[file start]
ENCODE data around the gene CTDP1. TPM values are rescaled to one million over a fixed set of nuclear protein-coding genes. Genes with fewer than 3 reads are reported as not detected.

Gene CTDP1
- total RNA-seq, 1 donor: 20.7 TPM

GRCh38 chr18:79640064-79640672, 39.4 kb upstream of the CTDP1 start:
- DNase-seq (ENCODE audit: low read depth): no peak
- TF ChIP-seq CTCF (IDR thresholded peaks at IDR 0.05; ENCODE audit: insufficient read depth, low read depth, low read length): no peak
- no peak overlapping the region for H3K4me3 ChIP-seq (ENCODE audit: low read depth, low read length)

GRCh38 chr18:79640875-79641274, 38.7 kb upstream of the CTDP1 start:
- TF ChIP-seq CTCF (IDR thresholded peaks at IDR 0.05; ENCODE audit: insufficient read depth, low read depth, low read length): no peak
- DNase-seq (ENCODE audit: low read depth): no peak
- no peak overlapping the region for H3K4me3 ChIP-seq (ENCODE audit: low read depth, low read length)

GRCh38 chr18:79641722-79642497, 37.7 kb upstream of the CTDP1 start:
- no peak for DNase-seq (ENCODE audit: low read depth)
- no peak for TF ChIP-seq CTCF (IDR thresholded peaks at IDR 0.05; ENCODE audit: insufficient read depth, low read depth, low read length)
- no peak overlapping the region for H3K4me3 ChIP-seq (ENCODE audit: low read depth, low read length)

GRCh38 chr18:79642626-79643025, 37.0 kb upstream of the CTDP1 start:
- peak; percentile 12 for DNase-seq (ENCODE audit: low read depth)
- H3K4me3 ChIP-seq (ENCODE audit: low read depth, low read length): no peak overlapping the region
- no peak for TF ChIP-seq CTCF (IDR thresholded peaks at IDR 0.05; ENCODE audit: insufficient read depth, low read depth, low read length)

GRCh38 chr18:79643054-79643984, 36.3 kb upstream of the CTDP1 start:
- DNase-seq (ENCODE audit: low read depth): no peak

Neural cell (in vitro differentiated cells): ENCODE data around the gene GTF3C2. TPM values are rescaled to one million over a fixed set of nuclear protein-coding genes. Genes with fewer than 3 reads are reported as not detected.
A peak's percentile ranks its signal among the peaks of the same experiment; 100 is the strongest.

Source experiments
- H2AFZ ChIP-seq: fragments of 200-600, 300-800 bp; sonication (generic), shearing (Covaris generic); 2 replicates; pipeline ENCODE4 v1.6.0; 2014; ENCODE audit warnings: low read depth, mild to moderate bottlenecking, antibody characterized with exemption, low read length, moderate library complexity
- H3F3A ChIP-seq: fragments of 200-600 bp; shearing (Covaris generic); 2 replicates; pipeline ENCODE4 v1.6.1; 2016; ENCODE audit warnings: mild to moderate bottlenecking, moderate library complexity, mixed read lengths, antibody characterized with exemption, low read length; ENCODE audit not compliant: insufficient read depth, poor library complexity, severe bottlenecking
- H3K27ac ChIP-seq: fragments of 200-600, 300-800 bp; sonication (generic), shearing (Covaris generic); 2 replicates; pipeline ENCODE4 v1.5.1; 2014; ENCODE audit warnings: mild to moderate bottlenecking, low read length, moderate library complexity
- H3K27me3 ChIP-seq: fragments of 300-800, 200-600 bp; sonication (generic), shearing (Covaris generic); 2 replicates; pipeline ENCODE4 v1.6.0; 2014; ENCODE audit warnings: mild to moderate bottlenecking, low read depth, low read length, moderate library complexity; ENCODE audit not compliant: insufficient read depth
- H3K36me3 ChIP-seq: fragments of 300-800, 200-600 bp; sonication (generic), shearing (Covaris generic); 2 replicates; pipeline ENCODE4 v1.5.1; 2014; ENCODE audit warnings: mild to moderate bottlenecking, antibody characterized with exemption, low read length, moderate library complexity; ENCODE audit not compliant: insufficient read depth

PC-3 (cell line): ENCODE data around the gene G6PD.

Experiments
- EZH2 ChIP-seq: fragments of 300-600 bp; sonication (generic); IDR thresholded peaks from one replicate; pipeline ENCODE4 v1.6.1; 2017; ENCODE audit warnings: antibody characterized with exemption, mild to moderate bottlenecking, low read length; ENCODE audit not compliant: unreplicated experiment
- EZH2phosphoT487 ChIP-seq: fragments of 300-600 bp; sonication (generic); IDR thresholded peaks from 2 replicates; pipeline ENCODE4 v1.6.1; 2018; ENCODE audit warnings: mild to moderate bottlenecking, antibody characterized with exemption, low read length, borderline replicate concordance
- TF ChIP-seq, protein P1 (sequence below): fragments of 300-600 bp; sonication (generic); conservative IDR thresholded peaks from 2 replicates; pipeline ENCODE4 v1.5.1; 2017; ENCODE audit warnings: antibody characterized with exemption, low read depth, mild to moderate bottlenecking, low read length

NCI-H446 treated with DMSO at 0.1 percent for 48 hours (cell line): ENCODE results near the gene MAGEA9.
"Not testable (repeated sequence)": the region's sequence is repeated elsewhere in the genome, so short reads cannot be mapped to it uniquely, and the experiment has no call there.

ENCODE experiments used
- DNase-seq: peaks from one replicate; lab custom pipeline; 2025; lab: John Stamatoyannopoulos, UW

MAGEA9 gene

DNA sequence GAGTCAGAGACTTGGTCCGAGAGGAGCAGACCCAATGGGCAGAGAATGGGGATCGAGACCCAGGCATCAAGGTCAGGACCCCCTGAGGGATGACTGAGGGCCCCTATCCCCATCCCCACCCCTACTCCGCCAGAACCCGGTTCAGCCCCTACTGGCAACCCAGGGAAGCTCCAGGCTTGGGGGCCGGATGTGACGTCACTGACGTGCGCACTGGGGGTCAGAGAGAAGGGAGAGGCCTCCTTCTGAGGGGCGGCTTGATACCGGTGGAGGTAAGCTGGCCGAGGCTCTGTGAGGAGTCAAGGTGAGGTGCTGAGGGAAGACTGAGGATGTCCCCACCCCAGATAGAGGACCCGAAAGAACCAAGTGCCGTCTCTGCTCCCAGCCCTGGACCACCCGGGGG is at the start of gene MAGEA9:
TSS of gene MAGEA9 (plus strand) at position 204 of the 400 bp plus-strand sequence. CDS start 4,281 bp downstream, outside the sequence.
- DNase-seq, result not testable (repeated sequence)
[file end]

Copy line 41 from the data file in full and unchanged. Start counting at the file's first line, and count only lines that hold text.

TSS of gene MAGEA9 (plus strand) at position 204 of the 400 bp plus-strand sequence. CDS start 4,281 bp downstream, outside the sequence.